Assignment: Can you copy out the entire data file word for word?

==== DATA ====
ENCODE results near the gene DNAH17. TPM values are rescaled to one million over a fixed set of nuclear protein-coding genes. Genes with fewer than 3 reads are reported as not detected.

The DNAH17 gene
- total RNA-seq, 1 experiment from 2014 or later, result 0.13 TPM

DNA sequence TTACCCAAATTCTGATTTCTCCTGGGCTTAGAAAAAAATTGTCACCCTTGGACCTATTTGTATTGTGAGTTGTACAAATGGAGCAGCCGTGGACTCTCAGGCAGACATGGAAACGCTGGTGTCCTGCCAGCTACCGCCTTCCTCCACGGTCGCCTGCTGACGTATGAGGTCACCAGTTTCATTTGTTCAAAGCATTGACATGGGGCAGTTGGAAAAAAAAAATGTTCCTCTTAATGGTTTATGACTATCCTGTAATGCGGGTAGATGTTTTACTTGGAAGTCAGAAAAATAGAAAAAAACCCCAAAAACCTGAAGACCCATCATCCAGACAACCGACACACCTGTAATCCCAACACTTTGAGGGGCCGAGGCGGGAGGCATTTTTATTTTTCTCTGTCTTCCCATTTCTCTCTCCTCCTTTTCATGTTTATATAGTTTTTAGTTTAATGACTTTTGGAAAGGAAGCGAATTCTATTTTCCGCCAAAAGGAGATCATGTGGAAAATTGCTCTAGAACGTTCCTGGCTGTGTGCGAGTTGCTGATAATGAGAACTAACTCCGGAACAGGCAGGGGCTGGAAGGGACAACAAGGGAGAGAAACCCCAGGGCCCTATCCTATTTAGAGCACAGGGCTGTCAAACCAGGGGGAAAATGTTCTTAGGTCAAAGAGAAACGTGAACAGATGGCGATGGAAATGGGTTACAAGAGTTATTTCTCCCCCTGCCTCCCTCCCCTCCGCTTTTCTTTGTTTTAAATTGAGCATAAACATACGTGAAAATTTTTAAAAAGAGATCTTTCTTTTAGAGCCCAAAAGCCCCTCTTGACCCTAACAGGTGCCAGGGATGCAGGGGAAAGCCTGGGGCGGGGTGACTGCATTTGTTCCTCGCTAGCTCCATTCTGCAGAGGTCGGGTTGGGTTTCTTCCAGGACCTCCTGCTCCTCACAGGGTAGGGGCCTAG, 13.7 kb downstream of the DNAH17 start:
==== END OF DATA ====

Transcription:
ENCODE results near the gene DNAH17. TPM values are rescaled to one million over a fixed set of nuclear protein-coding genes. Genes with fewer than 3 reads are reported as not detected.

The DNAH17 gene
- total RNA-seq, 1 experiment from 2014 or later, result 0.13 TPM

DNA sequence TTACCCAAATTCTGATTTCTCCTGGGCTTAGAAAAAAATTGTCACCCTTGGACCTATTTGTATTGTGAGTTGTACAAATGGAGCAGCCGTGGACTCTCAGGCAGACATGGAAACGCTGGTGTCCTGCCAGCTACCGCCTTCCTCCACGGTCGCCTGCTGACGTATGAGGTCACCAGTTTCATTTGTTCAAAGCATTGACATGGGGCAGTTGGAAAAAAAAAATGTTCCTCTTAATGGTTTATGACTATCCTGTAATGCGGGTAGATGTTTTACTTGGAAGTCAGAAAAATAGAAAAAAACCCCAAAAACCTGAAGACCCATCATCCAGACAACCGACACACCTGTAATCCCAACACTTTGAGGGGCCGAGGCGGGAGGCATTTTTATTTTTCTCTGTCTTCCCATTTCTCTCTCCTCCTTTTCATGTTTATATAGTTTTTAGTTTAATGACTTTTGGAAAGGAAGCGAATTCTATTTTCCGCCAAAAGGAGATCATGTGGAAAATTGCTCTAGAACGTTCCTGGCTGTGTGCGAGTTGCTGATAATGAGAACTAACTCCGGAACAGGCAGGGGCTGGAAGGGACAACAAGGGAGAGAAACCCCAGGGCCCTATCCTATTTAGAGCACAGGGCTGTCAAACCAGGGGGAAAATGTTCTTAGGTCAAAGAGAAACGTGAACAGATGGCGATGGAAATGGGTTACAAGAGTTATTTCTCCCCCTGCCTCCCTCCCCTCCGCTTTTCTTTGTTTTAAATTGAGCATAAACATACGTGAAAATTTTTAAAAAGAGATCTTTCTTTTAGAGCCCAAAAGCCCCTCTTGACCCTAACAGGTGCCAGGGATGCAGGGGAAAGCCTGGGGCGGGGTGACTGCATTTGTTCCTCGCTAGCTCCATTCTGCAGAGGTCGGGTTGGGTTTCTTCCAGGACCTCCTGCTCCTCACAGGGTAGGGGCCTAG, 13.7 kb downstream of the DNAH17 start: